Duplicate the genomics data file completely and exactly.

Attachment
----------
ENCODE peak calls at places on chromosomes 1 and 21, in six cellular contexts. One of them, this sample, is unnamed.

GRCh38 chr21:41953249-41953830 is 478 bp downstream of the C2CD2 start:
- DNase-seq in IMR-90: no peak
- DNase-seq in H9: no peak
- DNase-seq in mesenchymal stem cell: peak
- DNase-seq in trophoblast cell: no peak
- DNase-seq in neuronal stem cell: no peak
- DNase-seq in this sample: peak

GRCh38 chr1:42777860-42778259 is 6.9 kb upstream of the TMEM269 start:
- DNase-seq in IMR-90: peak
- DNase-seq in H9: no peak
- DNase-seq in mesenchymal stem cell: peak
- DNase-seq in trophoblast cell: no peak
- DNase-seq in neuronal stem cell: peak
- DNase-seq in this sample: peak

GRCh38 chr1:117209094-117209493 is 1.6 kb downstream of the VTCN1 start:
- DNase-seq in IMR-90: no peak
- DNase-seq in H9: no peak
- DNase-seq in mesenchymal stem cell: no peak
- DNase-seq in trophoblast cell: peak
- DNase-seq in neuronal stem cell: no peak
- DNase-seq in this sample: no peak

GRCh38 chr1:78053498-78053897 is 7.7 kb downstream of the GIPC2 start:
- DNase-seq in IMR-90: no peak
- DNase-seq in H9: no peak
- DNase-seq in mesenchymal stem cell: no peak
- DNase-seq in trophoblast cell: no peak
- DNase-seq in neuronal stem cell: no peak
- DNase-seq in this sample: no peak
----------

ENCODE peak calls at places on chromosomes 1 and 21, in six cellular contexts. One of them, this sample, is unnamed.

GRCh38 chr21:41953249-41953830 is 478 bp downstream of the C2CD2 start:
- DNase-seq in IMR-90: no peak
- DNase-seq in H9: no peak
- DNase-seq in mesenchymal stem cell: peak
- DNase-seq in trophoblast cell: no peak
- DNase-seq in neuronal stem cell: no peak
- DNase-seq in this sample: peak

GRCh38 chr1:42777860-42778259 is 6.9 kb upstream of the TMEM269 start:
- DNase-seq in IMR-90: peak
- DNase-seq in H9: no peak
- DNase-seq in mesenchymal stem cell: peak
- DNase-seq in trophoblast cell: no peak
- DNase-seq in neuronal stem cell: peak
- DNase-seq in this sample: peak

GRCh38 chr1:117209094-117209493 is 1.6 kb downstream of the VTCN1 start:
- DNase-seq in IMR-90: no peak
- DNase-seq in H9: no peak
- DNase-seq in mesenchymal stem cell: no peak
- DNase-seq in trophoblast cell: peak
- DNase-seq in neuronal stem cell: no peak
- DNase-seq in this sample: no peak

GRCh38 chr1:78053498-78053897 is 7.7 kb downstream of the GIPC2 start:
- DNase-seq in IMR-90: no peak
- DNase-seq in H9: no peak
- DNase-seq in mesenchymal stem cell: no peak
- DNase-seq in trophoblast cell: no peak
- DNase-seq in neuronal stem cell: no peak
- DNase-seq in this sample: no peak